Most women want to deliver a baby into this world the natural way. By natural, it doesn't mean "entirely free of pain-relief medication, but vaginally--the natural way a woman's body is designed to give birth. That's also because of the many benefits that it can offer; one of which is faster recovery compared to those who give birth via C-section.
However, there are some women are too afraid of the pain of childbirth that they opt to deal with caring for after-birth stiches. Others who've had a C-section simply didn't have a choice, because doctors deemed it necessary to ensure the health of both the mom and child.
But what of the many benefits of a natural birth, are they forever lost to a mom who delivered her baby via C-section? Perhaps, not all benefits.
When a babies are delivered naturally, they get to take in their first taste of bacteria from the mother's vagina that will colonize their guts. This contains lactobacillus, which helps a newborn digest human milk. Babies who were delivered via C-section miss out on this and grow up to be more sickly. Research has proven that C-section babies were more likely to develop immune and metabolic disorders such as asthma, allergies, and even obesity.
A new albeit small study published in the journal Nature Medicine has found that giving a C-section baby a swab of his mother's sterile vaginal fluids can give him a more "vaginal-birth like microbiome,” or gut bacteria. Of the 18 mothers who were part of the study, “the C-section babies that were swabbed had a more vaginal-like microbiota than those that weren’t,” said Jose Clemente, of Mount Sinai School of Medicine in New York City and co-author of the study.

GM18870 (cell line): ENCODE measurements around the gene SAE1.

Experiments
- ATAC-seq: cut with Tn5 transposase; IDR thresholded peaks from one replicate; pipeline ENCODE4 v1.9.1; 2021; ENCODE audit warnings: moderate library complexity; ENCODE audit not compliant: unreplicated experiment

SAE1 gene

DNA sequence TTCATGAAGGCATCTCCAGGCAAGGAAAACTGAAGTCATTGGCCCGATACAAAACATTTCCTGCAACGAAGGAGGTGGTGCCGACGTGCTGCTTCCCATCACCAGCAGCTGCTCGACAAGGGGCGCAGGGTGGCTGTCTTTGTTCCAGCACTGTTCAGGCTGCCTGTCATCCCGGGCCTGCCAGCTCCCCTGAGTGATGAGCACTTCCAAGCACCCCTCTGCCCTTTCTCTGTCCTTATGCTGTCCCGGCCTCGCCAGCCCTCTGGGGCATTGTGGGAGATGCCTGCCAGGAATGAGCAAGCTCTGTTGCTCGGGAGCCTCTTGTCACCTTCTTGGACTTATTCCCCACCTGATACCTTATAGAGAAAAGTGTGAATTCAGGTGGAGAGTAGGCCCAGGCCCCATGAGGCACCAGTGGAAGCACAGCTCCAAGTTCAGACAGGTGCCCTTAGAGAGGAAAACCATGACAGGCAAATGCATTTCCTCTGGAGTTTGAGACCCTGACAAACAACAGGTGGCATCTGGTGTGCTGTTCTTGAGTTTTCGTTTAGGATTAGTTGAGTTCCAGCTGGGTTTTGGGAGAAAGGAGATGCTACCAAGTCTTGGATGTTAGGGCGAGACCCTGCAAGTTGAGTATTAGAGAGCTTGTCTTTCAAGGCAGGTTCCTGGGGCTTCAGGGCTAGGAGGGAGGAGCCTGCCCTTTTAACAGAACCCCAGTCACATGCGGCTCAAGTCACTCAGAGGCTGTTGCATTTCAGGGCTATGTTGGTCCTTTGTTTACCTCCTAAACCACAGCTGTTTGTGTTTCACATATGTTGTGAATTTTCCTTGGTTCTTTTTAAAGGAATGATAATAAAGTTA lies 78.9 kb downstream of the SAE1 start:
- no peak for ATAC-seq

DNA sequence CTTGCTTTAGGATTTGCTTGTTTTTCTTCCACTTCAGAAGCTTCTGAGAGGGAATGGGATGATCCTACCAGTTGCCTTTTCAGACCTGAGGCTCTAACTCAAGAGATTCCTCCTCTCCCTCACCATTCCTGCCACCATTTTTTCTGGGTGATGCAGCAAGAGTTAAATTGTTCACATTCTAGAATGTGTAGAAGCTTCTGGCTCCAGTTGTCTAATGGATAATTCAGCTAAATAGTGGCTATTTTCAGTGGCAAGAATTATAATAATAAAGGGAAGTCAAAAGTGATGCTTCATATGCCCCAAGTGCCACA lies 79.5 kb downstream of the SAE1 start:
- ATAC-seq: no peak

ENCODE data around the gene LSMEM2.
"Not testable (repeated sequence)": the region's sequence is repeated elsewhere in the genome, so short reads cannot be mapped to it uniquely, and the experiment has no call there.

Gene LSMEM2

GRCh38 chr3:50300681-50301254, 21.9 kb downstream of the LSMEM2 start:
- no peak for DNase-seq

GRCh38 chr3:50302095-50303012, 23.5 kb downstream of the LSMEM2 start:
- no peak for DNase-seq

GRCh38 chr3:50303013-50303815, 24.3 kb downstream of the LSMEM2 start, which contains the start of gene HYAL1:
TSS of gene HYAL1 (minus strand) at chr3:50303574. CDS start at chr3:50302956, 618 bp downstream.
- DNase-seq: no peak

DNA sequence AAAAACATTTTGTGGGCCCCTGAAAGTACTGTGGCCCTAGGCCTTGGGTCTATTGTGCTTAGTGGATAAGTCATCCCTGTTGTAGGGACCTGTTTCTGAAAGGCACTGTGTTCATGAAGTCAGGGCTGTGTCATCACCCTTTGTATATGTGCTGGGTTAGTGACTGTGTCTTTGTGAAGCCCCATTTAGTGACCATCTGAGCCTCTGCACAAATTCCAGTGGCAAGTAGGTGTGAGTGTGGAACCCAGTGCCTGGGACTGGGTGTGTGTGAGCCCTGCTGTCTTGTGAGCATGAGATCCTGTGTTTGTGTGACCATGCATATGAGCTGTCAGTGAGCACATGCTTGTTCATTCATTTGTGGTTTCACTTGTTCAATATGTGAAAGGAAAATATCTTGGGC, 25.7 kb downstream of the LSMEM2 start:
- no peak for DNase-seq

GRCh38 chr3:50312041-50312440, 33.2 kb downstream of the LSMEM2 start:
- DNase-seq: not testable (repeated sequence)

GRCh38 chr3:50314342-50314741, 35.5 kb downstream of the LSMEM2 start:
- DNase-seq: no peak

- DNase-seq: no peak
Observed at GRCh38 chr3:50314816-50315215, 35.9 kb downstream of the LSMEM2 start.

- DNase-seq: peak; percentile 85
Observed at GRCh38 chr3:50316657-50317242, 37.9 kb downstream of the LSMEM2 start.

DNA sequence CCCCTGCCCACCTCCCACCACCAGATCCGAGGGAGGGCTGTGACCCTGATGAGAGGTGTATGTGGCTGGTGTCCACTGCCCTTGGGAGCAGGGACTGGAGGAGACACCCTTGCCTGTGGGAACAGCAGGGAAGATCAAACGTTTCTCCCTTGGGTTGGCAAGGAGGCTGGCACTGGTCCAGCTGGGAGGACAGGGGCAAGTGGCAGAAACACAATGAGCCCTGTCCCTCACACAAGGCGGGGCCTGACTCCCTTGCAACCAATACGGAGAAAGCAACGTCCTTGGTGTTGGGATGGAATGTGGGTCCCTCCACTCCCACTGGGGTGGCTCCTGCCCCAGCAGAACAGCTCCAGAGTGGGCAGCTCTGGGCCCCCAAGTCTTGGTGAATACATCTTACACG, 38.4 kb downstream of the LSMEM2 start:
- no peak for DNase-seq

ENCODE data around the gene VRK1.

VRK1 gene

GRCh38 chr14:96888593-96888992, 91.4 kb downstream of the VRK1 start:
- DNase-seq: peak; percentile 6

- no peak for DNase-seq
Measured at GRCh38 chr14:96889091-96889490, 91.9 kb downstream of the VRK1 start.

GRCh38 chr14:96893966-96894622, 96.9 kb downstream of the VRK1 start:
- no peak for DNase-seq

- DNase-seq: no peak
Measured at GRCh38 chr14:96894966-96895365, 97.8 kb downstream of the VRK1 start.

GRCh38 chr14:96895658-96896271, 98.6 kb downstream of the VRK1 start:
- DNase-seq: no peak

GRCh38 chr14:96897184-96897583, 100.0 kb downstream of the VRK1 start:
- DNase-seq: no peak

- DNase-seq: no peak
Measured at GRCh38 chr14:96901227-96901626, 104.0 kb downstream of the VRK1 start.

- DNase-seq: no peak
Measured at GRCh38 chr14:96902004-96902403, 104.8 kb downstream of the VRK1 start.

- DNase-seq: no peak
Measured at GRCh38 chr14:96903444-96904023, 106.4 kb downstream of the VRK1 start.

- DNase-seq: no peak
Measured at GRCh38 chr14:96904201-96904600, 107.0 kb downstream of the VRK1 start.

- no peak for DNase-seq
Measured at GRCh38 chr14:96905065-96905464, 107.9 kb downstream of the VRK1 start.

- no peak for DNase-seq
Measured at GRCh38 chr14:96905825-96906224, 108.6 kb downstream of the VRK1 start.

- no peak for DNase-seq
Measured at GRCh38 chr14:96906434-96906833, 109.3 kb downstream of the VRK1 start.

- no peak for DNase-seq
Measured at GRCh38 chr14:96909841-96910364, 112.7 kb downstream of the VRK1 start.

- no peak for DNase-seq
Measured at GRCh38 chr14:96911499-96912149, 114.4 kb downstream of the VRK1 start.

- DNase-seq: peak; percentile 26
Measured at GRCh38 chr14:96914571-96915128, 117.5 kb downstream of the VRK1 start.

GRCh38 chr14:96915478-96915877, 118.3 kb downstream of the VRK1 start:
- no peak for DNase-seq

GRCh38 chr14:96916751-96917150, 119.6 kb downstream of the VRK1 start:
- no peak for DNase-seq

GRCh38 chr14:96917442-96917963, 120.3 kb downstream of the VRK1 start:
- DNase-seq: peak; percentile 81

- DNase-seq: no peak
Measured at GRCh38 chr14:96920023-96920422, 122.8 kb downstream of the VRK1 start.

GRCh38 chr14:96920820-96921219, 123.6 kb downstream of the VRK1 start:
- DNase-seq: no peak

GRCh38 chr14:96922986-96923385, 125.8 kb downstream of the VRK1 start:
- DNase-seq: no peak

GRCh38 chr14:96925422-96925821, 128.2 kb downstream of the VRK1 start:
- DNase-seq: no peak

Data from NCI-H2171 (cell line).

Also known as “seeding”, the process is quite simple. The pregnant woman will be given a sterile tampon-like gauze to be inserted in her vagina an hour before a C-section. Before she is wheeled into the operating room, the gauze is removed and bagged tio prevent contamination. Then, within two to three minutes after birth, the baby is swabbed with the gauze on his mouth, body, and anus.
"This study shows we can restore, at least partially, the microbiome of the mother to the baby. What we don't know is if the reason the risk is greater is because of the difference in the microbiome," study lead author Rob Knight, director of the Center for Microbiome Innovation at University of California San Diego, said to The Los Angeles Times. A larger study to further delve into the effects of vaginal microbial transfer is already underway, added Maria Gloria Dominguez-Bello, an associate professor of medicine at New York University and also study a lead author.
ADVERTISEMENT - CONTINUE READING BELOW
Note to all pregnant women, though: The procedure is not--repeat, NOT--recommended in public practice (yet). You would need to talk to your doctor if you’d like to arrange the procedure for your baby, as with any decision you make regarding your pregnancy. There are risks for the transfer of unhealthy bacteria and viruses, bacteria, and other types of germs from the environment.
Sources February 1, 2016. "Why doctors are swiping C-section babies with their mom's microbiome" (latimes.com) February 2, 2016. "Using a Mother’s Microbes to Protect Cesarean Babies" (nytimes.com)